“So-and-so is really, really hard to understand.” Or: “His accent is so distracting.” I remember hearing off-the-cuff remarks like this a few times in college, complaints by classmates about TAs and instructors, almost all of them of Asian descent and non-native English speakers.
Along these lines, Nicholas Subtirelu, a linguistics grad student at Georgia State University, recently published a study in the journal Language in Society about student bias against teachers who are non-native English speakers.
He skimmed through thousands of ratings of math professors at American universities on Rate My Professors, a source for hundreds of thousands of students’ unvarnished takes on their teachers. He found that teachers with common Korean or Chinese names got low scores for “clarity” and “helpfulness” compared to teachers with common U.S. last names.
“I looked at the comments, and, perhaps not terribly surprisingly, it seemed this gap had to do with language,” he tells me. Sometimes, he says, students latch on to an instructor’s accent and it becomes all they can see; their overall perception of the teacher’s skill goes down.
As he sifted through comments searching for specific keywords — accent, English, language, speak, word, thick — he found that students almost always pointed out the language abilities of their “Asian” instructors, sometimes unfavorably, sometimes in a way that was addressing other student’s biases, like: She has an accent, but it’s not hard to understand. On the other hand, non-Asian teachers were generally praised overall.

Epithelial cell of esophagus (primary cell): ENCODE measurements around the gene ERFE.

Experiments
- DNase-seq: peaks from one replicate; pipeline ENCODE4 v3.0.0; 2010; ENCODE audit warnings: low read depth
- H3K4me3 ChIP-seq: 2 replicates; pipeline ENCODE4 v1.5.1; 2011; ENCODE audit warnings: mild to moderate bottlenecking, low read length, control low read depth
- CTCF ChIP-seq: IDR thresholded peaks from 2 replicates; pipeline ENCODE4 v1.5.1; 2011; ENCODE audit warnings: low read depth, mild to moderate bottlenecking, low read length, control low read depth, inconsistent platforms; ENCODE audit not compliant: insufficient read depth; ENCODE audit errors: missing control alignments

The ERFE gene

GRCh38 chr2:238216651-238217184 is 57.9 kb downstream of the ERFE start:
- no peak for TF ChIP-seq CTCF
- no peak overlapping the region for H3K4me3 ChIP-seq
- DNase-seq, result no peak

To further organize his findings, Subtirelu sorted the rankings by gender and region. In western states, male teachers with Asian-sounding names received marks for “clarity” that most closely matched those of male teachers with non-Asian sounding names. Subtirelu isn’t exactly sure why, but it’s worth noting that universities out west have more students of East Asian descent, who may be more comfortable with Asian accents.
The gap between scores of instructors with Asian-sounding names and everyone else was most stark at universities in the South. (The chart to the right shows the full breakdown.)
Subtirelu says it’s understandable that students get frustrated by unfamiliar accents in the classroom. They’re “responding to the very real difficulty that they experience in communicating with someone who is different from them,” he tells me. “What I think this study reveals is a need to address linguistic diversity at universities — to find ways to help people accept and work across their differences.”
And that’ll be the tricky part. He points out that there have already been decades of policy-making at university and state levels to try and address this sort of thing (this 1989 Texas statute — see Sec. 50.917, for example, mandates that instructors’ English-speaking abilities be tested). This isn’t a new issue, it’s just one that’s never really been solved.
But along with policies directed at instructors, Subtirelu says, universities should be thinking about “what students might do to better understand their instructors.” And this is where he hopes his research could help. “There’s a sort of ideological battle that needs to be fought in order to make students have a sense that ensuring successful communication with their international instructors is partly their responsibility.”